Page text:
Gravitational waves (GWs) create correlations in the arrival times of pulses

from different pulsars. The expected correlation $\mu(\gamma)$ as a function of

the angle $\gamma$ between the directions to two pulsars was calculated by

Hellings and Downs for an isotropic and unpolarized GW background, and several

pulsar timing array (PTA) collaborations are working to observe these. We ask:

given a set of noise-free observations, are they consistent with that

expectation? To answer this, we calculate the expected variance

$\sigma^2(\gamma)$ in the correlation for a single GW point source, as pulsar

pairs with fixed separation angle $\gamma$ are swept around the sky. We then

use this to derive simple analytic expressions for the variance produced by a

set of discrete point sources uniformly scattered in space for two cases of

interest: (1) point sources radiating GWs at the same frequency, generating

confusion noise, and (2) point sources radiating GWs at distinct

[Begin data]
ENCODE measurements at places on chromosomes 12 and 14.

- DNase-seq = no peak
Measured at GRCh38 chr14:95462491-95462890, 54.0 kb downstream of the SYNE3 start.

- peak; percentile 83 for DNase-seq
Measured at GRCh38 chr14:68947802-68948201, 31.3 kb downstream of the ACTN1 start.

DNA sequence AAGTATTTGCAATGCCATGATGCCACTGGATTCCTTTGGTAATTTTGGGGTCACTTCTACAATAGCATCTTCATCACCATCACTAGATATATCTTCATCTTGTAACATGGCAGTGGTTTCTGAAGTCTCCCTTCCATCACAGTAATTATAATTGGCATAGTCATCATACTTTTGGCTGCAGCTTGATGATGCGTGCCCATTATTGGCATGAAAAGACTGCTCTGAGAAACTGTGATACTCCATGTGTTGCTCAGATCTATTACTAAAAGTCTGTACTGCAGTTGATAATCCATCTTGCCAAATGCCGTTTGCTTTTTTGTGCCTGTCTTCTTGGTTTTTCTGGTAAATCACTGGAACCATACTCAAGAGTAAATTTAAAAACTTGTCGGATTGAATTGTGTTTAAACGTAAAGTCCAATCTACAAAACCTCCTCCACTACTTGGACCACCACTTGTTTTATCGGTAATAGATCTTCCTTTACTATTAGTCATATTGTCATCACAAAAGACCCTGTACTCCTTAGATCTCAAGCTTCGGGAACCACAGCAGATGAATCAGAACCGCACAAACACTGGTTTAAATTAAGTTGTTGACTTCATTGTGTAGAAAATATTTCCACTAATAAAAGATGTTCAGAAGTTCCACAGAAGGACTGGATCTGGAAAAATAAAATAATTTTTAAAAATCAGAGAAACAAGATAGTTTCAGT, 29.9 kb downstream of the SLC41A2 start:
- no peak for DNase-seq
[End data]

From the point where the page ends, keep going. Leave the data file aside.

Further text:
non-overlapping frequencies. By averaging over all pulsar sky positions at

fixed separation angle $\gamma$, we show how this variance may be cleanly split

into cosmic variance and pulsar variance, also demonstrating that measurements

of the variance can provide information about the nature of GW sources. In a

series of technical appendices, we calculate the mean and variance of the

Hellings-Downs correlation for an arbitrary (polarized) point source, quantify

the impact of neglecting pulsar terms, and calculate the pulsar and cosmic

variance for a Gaussian ensemble. The mean and variance of the Gaussian

ensemble may also be obtained from the discrete-source confusion noise model in

the limit of a high density of weak sources.